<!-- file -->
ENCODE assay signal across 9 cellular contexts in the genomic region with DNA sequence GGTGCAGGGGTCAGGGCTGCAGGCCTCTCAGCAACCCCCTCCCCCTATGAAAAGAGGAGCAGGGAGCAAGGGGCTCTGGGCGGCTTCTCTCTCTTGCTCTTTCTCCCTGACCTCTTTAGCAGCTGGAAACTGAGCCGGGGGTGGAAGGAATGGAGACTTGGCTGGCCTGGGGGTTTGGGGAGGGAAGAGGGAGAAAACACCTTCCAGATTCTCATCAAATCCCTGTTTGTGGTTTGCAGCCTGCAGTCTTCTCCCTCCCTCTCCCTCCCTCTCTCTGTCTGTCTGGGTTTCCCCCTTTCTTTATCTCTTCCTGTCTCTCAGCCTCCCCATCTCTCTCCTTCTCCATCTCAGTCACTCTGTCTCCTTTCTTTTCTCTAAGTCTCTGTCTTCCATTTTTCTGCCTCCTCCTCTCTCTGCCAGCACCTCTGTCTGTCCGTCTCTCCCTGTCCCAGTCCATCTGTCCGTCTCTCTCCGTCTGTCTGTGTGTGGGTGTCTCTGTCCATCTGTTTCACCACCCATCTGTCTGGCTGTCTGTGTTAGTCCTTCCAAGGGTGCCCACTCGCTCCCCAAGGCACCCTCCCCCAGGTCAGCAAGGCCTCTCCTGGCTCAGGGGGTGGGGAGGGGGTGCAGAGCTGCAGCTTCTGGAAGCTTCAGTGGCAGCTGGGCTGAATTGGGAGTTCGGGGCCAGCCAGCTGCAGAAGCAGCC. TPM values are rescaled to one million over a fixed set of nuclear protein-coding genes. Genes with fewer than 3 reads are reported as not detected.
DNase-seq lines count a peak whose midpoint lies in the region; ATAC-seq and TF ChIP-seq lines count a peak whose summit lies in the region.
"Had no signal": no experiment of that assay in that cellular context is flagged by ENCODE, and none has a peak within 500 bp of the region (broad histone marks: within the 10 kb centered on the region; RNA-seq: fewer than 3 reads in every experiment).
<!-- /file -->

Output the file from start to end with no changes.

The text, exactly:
ENCODE assay signal across 9 cellular contexts in the genomic region with DNA sequence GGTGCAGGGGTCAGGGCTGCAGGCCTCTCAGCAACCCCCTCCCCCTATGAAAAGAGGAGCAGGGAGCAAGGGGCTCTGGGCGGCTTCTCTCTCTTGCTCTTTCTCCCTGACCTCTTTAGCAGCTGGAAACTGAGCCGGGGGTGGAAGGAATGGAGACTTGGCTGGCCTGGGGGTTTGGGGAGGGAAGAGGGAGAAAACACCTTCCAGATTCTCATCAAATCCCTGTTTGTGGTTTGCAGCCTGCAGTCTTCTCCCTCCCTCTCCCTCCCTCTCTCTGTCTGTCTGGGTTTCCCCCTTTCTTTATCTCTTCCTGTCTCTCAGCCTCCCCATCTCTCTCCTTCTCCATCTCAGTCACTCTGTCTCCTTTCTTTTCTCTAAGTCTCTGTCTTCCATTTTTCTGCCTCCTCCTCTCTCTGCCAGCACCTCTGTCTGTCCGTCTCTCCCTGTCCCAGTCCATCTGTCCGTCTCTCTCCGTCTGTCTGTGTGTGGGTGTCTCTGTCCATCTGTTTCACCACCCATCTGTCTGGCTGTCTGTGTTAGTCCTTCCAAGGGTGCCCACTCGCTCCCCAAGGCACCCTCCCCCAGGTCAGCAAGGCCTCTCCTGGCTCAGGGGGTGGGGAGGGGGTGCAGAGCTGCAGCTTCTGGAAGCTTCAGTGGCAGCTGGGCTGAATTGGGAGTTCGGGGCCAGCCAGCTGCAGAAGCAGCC. TPM values are rescaled to one million over a fixed set of nuclear protein-coding genes. Genes with fewer than 3 reads are reported as not detected.
DNase-seq lines count a peak whose midpoint lies in the region; ATAC-seq and TF ChIP-seq lines count a peak whose summit lies in the region.
"Had no signal": no experiment of that assay in that cellular context is flagged by ENCODE, and none has a peak within 500 bp of the region (broad histone marks: within the 10 kb centered on the region; RNA-seq: fewer than 3 reads in every experiment).